Peterson concludes that, “by 1815, tangible evidence of a 150-year long alliance between men of the fur trade and native women was everywhere and in abundance” (62). Additionally, she notes that by the end of the 1820s the population of Métis communities in the South and West of Lakes Superior and Huron had reached ten to fifteen thousand. Ultimately, according to Peterson, “many human roads led Red River, and several of them stretched from the southeast, from the Great Lakes country” (64). Peterson’s other works continue to explore this time period in the Great Lakes region, please see the 'Documents, links and URLs' section for links to her other work. While Peterson's work does not address Red Sky Métis Independent Nation directly, it provides one of the first descriptions of Métis communities in the Great Lakes region prior to 1850 as distinct and cohesive entities.

Important dates mentioned in the document:

1716: Louis de la Porte Sieur de Louvigny left Quebec with 425 men, plus farmers, carpenters and an armourer for the straits of Mackinac. Additionally, licensed trade was reinstated and amnesty to all coureurs de bois. These two events resulted in a growth in the population in the posts in the Great Lakes region.
1777: Estimated that there were 5000 people living on the waterways of the North West (Peterson, 62).
1815: According to Peterson, at this point there was "tangible evidence of a 150-year long alliance between men of the fur trade and native women" (62).
1820s: Estimated that there were 10-15, 000 Métis residents in communities South and West of Lakes Superior and Huron (Peterson, 63).
1822: The Métis living in the Great Lakes region had made a "distinctive residential imprint" (Peterson, 63).

Important people discussed in the document:

Louis de la Porte Sieur de Louvigny
Augustin Langlade

Specific location(s) mentioned in the document (if applicable):

Michilimackinac (Mickinac), Michigan
Fort Michilimackinac, Michigan
Detroit, Michigan
Kaskaskia, Illinois
Fort Miamis (Fort Wayne), Indiana
Fort St. Joseph, Michigan
Fort St. Louis (now Starved Rock State Park), Illinois
Madeline Island, Wisconsin
Kaministquia (region surrounding the Kaministiquia River, Ontario)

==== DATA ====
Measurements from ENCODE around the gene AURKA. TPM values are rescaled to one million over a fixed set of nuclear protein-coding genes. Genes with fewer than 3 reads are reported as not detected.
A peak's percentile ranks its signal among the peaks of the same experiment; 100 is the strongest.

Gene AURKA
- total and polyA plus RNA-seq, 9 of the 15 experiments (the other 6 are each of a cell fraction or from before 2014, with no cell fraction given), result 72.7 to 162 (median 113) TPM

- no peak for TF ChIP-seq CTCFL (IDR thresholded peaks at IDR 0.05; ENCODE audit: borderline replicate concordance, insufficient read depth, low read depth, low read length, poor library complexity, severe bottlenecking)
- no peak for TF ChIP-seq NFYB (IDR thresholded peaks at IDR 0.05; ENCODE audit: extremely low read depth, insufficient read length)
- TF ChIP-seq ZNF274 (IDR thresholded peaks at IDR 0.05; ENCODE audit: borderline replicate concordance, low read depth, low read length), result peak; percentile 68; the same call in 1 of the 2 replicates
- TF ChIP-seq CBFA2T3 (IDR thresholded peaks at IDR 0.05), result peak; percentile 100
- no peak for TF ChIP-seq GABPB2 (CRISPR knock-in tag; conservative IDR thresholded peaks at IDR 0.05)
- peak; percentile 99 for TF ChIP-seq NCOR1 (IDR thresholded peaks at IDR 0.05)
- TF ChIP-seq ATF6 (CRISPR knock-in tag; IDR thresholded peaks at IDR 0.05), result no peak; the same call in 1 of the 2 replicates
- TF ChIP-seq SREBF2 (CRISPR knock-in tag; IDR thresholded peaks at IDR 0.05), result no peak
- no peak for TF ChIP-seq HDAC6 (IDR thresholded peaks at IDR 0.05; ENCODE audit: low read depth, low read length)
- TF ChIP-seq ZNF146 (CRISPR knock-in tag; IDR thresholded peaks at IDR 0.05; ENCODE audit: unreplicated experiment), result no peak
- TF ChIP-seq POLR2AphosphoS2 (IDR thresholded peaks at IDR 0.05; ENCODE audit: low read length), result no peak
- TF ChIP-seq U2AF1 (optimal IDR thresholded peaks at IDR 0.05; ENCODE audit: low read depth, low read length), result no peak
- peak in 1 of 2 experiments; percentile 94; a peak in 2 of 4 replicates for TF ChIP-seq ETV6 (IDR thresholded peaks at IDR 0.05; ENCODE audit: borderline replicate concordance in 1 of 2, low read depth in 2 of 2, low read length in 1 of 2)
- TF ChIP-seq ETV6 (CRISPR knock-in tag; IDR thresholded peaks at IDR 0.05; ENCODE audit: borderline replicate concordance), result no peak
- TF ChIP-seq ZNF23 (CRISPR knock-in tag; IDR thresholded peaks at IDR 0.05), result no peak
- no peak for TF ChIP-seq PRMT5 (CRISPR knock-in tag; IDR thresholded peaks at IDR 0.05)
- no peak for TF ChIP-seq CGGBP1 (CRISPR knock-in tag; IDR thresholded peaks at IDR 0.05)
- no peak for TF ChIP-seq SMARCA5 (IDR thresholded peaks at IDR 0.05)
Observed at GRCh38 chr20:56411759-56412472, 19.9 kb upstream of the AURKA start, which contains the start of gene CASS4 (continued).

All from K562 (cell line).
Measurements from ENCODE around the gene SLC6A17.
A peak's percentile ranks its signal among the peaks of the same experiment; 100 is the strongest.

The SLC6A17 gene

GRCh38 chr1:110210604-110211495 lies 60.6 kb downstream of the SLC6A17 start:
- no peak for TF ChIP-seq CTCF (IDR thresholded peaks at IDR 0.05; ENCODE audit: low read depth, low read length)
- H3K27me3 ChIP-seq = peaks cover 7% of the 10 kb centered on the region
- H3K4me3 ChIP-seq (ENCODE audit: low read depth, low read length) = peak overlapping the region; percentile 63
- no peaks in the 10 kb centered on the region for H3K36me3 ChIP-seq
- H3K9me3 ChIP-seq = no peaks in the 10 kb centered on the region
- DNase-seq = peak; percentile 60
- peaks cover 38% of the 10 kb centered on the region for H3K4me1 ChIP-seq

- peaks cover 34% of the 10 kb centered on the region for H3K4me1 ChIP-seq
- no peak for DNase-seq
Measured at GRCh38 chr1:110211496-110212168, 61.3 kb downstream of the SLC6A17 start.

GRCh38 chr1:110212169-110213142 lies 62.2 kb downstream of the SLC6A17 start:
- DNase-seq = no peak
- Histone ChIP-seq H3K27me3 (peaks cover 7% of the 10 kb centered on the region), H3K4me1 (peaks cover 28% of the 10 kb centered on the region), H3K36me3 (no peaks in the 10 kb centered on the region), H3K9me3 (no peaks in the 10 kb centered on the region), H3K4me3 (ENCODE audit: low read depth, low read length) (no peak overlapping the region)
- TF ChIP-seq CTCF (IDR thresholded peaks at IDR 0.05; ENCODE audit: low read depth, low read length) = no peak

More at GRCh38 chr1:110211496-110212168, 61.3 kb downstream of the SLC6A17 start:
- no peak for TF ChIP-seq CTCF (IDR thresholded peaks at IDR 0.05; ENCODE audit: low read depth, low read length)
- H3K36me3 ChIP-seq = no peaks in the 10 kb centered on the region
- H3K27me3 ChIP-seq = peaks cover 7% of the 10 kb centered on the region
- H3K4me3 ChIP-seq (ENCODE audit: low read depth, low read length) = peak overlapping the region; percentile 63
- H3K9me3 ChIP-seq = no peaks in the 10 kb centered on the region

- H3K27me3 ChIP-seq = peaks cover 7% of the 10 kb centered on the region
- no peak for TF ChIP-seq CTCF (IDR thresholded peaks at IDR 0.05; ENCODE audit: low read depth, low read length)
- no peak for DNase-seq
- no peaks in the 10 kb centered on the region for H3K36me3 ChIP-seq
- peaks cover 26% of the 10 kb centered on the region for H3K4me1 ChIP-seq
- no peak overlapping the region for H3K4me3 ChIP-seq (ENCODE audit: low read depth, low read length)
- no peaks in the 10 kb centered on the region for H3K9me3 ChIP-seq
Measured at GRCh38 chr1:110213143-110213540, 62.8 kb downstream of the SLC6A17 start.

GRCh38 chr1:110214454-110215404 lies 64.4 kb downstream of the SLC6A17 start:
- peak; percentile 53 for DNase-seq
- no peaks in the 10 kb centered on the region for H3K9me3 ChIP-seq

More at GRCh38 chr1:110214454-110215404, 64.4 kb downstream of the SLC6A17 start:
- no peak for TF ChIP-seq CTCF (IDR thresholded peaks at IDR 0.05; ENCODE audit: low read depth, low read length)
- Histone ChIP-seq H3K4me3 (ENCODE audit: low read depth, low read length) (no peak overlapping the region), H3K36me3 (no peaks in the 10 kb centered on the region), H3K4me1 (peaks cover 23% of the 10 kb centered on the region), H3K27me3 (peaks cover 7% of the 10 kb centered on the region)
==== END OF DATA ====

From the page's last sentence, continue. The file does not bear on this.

Fort Beauharnois, Minnesota
Sault Ste. Marie, Ontario
Fort Ouiatenon, Indiana
Vincennes, Indiana
Fort Nipigon, Ontario

Non-specific location(s) mentioned in the document (if applicable):

Saint Lawrence River
Ports of the Sea of the West (Forts stretching Lake Winnipeg and beyond)
Maumee River, Indianan & Ohio
Great Lakes Region
Lake Superior
Lake Huron

Specific event(s) identified in the document (if applicable):

Pontiac's Rebellion, 1763
War of 1812

Relevant citations:

Peterson, Jacqueline. "Many Roads to Red River, Métis Genesis in the Great Lakes Region: 1680-1815." The New People: Being and Becoming Métis in North America. Ed. Jacqueline Peterson & Jennifer S.H. Brown. Winnipeg: The University of Manitoba Press, 1985. 37-71. Print.

---. "Prelude to Red River: A Social Portrait of Great Lakes Métis." American Society for Ethnohistory 25.1 (1978): 41-67. Print.

---. "Red River Redux: Métis Genesis in the Great Lakes Region." Counters of a People: Métis Family, Mobility and History. Ed. Nicole St.-Onge, Carolyn Podruchny and Brends Macdougall. Oklahoma: The University of Oklahoma Press, Norman, Publishing, 2012. 22-58. Web. 20 January 2015.

Was the information found online (yes/no)?:

Yes. The book Contours of a People: Métis Family, Mobility and History found online using Google eBooks.

Document links and URLs (if applicable):

N/A

Date of access:

Contours of a People: Métis Family, Mobility and History accessed 20 January 2015.

Webmaster if identified (for online documents only):

Google eBooks.